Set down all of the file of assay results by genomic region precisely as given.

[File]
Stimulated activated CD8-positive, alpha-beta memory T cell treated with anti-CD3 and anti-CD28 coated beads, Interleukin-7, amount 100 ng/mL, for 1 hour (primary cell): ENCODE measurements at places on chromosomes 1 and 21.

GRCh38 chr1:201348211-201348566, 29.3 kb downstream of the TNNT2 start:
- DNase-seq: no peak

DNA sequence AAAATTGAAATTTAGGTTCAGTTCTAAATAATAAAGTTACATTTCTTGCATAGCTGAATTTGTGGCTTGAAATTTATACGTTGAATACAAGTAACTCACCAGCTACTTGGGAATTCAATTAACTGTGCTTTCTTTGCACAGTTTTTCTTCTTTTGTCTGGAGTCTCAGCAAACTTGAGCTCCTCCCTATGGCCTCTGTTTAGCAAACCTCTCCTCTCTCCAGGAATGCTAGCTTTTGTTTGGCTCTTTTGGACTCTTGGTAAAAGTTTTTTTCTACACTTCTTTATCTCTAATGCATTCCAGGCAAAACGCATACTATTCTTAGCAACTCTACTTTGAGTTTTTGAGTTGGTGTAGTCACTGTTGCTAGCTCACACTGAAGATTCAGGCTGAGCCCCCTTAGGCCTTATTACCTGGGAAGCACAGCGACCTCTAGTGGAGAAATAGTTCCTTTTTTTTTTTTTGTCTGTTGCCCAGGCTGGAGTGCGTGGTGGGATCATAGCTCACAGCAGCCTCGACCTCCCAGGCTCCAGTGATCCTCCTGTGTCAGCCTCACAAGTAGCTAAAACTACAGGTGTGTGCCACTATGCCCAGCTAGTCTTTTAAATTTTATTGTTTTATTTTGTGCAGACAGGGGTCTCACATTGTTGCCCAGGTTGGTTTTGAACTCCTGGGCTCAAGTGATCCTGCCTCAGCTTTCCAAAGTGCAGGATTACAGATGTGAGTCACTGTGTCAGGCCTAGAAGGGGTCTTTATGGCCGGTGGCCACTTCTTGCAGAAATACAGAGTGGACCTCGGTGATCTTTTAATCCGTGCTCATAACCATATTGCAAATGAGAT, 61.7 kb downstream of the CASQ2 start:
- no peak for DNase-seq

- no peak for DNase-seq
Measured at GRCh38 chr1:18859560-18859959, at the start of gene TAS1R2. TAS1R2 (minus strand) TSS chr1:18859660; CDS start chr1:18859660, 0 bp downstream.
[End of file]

Stimulated activated CD8-positive, alpha-beta memory T cell treated with anti-CD3 and anti-CD28 coated beads, Interleukin-7, amount 100 ng/mL, for 1 hour (primary cell): ENCODE measurements at places on chromosomes 1 and 21.

GRCh38 chr1:201348211-201348566, 29.3 kb downstream of the TNNT2 start:
- DNase-seq: no peak

DNA sequence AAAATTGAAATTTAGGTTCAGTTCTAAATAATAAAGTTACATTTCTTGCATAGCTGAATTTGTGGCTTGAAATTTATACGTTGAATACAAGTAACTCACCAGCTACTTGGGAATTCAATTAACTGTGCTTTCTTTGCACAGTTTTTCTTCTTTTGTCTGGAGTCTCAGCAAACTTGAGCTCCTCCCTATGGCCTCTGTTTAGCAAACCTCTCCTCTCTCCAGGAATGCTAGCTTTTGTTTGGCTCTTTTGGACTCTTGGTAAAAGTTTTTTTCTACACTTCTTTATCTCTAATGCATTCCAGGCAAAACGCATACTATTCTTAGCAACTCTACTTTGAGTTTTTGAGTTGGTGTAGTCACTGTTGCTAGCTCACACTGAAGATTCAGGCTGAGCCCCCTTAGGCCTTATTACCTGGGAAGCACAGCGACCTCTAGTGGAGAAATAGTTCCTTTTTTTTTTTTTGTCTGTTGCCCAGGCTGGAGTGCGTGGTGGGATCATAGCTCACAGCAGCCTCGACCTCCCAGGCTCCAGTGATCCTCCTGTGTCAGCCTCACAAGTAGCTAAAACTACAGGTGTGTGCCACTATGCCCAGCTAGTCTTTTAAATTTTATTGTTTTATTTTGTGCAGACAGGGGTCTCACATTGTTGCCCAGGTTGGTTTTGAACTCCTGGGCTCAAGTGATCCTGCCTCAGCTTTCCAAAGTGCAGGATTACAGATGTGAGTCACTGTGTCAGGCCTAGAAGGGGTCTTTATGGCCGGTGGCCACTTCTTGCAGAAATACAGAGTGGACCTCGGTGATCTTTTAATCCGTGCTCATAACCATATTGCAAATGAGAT, 61.7 kb downstream of the CASQ2 start:
- no peak for DNase-seq

- no peak for DNase-seq
Measured at GRCh38 chr1:18859560-18859959, at the start of gene TAS1R2. TAS1R2 (minus strand) TSS chr1:18859660; CDS start chr1:18859660, 0 bp downstream.